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Local News

  • Deputies will help check census workers

    It's that time of the decade again — the federal government is sending out an army of workers to begin taking the 2010 census.

    Workers will start by conducting an address survey to make sure every address in America is accounted for so surveys can be mailed to those homes in 2010.

    And so, the Jefferson County Sheriff's Office is trying to head off calls about strange people cruising neighborhoods or trying to get into gated communities.

  • Principal at Morrison school arrested on suspicion of sex assault

    A principal at a Christian school in Morrison has been arrested on suspicion of sexual assault on a child.

    Daniel Charles Brock, 35, of Littleton has been under investigation since February when a staff member at Silver State Christian School contacted the Morrison Police Department with concerns about Brock’s relationship with one of the students.

    Investigators believe Brock is on administrative leave from the school.

    Brock will be held without bond until his advisement on April 13 at 10 a.m.

  • On his long road back, Sean Graves has been a help and an inspiration to others

    Friends of Sean Graves are quick to say that he’ll do anything to help others — except give them the shirt off his back.

    To hide the scars from bullets that struck him during the Columbine High shootings 10 years ago, Graves always keeps his shirt on. He doesn’t want others to see the scars and make pre-judgments. He doesn’t want them to know that he almost bled to death.

    But most of all, Graves doesn’t want people to connect him to the Columbine massacre and be tempted to ask questions about the worst day of his life.

  • Kopp bill aims to save businesses $10 million a year

    Colorado businesses will save roughly $10 million a year if the state eliminates a 3 percent worker-compensation surcharge, says South Jeffco’s state senator.

    Republican Sen. Mike Kopp, who is pushing the legislation, says the fee is unnecessary, and his bill to eliminate it cruised through the Senate and is now in the House.

  • Community orchard coming to fruition

    The community orchard that started as a seed of hope in Shirl Smith’s heart is coming to fruition.

    Four planter beds and rows of wooden stakes crisscross a vacant field just southeast of Waterstone Community Church on West Bowles Avenue. More than 130 trees will be planted within the next week or two, transforming the field into a patch of life and hope.

  • Columbine students planning a day without division

    As the 10th anniversary of the Columbine High shootings approaches, two Columbine students want everyone to know that they’re done.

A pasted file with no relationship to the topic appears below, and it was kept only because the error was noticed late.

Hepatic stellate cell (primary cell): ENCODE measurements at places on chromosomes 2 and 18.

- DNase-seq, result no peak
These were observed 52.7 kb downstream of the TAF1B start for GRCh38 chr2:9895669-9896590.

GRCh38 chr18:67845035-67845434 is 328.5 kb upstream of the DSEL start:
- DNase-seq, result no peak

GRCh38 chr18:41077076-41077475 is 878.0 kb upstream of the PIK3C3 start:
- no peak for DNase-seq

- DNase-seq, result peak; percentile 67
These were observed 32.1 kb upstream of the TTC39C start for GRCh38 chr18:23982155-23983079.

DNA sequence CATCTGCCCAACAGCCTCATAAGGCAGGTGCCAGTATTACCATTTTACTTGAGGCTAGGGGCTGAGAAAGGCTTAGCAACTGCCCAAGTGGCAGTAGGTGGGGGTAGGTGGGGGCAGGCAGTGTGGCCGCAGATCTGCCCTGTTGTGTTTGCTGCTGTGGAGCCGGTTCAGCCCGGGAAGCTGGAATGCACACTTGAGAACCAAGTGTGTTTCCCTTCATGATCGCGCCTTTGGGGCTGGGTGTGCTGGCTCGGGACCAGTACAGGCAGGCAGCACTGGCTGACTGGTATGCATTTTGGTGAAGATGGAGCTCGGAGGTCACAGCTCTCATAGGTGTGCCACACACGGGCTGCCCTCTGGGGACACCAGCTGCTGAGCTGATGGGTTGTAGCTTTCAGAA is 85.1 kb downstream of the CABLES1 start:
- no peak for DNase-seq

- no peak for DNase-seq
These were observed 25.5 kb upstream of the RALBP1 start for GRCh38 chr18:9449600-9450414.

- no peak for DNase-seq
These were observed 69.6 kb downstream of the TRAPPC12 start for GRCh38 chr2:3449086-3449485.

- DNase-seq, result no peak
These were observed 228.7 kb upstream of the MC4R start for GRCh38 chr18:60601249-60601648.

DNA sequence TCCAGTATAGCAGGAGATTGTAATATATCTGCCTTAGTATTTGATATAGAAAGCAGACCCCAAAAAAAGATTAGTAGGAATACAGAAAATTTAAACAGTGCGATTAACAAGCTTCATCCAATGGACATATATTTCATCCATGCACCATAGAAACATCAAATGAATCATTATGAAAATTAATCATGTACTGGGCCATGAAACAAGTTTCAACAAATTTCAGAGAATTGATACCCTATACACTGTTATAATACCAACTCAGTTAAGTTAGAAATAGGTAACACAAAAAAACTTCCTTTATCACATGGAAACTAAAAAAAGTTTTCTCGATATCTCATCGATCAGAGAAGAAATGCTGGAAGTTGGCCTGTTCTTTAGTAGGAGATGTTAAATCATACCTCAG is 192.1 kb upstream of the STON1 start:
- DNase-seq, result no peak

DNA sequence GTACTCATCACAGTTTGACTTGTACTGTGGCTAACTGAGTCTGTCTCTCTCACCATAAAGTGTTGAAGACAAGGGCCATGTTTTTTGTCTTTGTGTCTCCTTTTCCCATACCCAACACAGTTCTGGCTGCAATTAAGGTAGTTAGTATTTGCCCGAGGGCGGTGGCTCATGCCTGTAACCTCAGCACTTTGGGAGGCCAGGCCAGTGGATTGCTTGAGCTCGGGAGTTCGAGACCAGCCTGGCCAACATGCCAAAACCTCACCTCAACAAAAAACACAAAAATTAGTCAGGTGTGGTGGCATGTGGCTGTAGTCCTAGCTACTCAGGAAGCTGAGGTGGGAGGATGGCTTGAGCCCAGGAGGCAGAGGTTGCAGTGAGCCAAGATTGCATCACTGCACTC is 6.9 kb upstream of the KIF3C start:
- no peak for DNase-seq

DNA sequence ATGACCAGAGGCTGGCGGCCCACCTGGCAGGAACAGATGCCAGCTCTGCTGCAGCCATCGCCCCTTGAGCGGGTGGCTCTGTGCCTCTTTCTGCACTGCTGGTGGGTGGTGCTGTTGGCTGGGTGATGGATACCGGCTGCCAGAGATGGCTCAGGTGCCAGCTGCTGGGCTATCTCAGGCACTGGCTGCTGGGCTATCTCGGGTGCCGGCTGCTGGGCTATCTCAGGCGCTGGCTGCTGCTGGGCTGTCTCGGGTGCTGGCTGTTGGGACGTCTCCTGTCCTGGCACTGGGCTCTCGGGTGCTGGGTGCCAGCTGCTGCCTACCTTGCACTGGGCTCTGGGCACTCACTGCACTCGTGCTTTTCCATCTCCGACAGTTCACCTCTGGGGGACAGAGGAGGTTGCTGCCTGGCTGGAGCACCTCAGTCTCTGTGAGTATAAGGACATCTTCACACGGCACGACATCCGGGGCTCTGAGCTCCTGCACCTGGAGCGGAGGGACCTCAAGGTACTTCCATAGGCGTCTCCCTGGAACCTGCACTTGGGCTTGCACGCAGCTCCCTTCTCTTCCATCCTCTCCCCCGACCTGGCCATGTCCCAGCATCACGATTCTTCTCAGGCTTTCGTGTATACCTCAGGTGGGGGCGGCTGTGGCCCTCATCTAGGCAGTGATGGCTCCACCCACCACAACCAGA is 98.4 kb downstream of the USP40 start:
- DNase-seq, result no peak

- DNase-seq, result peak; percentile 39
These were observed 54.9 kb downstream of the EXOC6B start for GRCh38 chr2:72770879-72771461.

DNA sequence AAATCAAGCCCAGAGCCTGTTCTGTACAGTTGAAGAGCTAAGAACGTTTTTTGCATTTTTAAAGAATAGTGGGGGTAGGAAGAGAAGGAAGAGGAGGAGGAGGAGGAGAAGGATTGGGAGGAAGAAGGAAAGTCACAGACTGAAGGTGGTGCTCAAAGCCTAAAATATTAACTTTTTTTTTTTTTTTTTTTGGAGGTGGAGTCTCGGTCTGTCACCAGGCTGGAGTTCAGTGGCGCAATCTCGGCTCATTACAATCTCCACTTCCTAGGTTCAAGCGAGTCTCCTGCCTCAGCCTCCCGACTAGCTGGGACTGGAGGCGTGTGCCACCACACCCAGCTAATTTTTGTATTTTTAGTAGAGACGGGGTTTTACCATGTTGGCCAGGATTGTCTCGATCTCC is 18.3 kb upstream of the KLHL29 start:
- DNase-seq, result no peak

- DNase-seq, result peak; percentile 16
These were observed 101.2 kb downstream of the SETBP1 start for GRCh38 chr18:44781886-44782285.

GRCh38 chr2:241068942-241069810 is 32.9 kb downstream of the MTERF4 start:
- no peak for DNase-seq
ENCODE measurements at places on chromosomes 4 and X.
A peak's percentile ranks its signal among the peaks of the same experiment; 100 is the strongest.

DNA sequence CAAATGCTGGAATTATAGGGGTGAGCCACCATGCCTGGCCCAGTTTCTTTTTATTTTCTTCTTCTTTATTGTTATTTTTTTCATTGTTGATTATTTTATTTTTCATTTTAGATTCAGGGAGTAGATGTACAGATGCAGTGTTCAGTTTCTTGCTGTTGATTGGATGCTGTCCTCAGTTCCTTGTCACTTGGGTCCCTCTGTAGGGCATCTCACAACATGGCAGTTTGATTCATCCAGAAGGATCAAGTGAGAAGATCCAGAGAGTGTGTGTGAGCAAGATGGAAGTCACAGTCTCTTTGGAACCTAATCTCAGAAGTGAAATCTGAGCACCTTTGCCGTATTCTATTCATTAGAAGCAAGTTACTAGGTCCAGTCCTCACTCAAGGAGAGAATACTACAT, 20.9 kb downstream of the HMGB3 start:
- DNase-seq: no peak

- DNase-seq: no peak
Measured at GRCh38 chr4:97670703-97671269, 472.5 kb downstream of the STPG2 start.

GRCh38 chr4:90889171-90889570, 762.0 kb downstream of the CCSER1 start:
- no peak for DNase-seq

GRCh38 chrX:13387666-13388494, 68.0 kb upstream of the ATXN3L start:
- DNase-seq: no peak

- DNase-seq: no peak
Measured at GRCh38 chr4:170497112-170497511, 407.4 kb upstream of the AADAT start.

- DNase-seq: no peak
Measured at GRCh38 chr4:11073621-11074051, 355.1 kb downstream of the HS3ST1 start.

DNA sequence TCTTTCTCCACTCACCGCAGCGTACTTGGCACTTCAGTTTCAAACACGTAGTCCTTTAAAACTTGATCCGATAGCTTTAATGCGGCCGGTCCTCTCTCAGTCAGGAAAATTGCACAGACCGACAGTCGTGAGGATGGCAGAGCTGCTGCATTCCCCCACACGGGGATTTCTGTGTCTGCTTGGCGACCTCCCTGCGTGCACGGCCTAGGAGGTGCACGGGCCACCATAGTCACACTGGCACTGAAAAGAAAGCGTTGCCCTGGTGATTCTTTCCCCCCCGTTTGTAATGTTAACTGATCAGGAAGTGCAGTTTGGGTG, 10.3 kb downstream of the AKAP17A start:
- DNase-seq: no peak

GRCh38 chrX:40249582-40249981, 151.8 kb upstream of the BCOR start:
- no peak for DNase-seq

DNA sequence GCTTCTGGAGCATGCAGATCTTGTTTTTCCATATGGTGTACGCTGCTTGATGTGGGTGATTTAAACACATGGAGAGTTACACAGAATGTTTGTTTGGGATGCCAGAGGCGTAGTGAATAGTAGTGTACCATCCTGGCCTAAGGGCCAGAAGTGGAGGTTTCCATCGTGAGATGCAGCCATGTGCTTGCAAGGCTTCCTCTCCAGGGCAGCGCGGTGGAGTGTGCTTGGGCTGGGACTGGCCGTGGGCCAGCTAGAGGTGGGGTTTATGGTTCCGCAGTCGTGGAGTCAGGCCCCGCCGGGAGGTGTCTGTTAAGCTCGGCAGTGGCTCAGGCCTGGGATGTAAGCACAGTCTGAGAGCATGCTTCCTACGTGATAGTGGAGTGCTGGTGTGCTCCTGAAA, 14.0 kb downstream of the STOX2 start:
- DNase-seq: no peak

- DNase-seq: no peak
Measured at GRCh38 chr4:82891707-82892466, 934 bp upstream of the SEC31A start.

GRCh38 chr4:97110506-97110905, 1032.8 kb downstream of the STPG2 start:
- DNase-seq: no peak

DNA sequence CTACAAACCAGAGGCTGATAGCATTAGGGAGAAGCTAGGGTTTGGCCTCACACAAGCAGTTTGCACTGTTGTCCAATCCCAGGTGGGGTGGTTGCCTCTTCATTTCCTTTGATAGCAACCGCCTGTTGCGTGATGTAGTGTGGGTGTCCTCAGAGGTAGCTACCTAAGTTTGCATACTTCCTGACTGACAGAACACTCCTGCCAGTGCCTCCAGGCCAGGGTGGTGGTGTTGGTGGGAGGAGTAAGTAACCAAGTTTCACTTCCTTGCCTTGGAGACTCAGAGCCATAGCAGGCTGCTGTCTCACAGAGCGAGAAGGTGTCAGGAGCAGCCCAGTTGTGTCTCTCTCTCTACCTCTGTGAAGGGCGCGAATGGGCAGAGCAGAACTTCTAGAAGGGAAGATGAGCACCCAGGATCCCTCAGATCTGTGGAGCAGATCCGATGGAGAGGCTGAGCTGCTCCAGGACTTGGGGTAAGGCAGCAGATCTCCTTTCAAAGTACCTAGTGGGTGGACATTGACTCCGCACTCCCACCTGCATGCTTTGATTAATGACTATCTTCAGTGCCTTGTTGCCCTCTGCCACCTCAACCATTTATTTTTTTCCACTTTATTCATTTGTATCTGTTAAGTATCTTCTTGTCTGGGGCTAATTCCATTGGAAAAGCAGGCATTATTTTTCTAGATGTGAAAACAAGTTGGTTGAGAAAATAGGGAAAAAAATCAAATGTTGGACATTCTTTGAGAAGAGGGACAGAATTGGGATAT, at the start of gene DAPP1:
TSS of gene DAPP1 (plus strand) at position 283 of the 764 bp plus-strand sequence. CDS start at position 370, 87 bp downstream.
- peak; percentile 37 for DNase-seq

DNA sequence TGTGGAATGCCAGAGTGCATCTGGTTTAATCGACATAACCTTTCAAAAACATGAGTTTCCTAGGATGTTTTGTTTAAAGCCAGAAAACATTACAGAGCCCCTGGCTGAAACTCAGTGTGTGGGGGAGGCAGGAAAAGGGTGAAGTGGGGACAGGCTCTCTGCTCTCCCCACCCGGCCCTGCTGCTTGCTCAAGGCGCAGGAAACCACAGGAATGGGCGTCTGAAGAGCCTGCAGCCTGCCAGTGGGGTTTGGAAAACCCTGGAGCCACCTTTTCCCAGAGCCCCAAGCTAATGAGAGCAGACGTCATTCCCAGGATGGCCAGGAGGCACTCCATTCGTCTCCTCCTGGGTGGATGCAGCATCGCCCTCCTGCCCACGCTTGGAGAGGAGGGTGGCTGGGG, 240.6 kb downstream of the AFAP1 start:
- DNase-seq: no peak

“We are done with all the drama,” said Beau Loendorf, a Columbine High senior. “We are done with the hate.”

    And so Loendorf and Columbine sophomore Olivia Leyshock are organizing a “Day Without Hate.” The pair hope the event, scheduled for May 1, will inspire students to forgo their cliques, forget about petty conflicts, and realize there’s no need for division.

  • 6 indicted in ID theft

    Six people accused of operating an ID theft ring and stealing more than $11,000 were indicted by a Jeffco grand jury March 31.

    The ring used stolen checks, credit cards and gift cards to get cash, and electronics, jewelry and other items were also taken, said Jeffco District Attorney Scott Storey. The thefts allegedly occurred between September 2008 and December 2008.

    The victims include 17 people, Target, King Soopers, Walmart, Lakewood Christian Church, Bellco Credit Union and several banks where stolen and forged checks were cashed, Storey said.

  • Jeffco schools await stimulus funds

    Jeffco Public Schools officials are still waiting for direction on how federal stimulus money will flow to the district nearly two months after President Barack Obama signed the $787 billion package into law.

    But Jeffco Superintendent Cindy Stevenson says the district will be ready to move on several programs once the money hits the district’s coffers, which may be sooner rather than later.

    Colorado's largest school district has several programs it wants to expand once the estimated $23 million in federal stimulus money shows up.

  • Citizen panel favors borrowing money for county projects

    Jefferson County should borrow $60 million to $65 million for projects such as a $40 million jail expansion and a $6.5 million building to house the health department and the clerk and recorder.

  • Another hat in 6th CD ring: Highlands Ranch lawyer hopes to capture Dem nomination

    Barely three months into his first term as congressman in Colorado’s 6th Congressional District, Republican Mike Coffman already has two challengers gunning for his job in 2010.

    The latest contender is Democrat David Canter, a Highlands Ranch resident who says his 20 years as a lawyer have given him the skills necessary to not only win the Democratic nomination but to beat Coffman.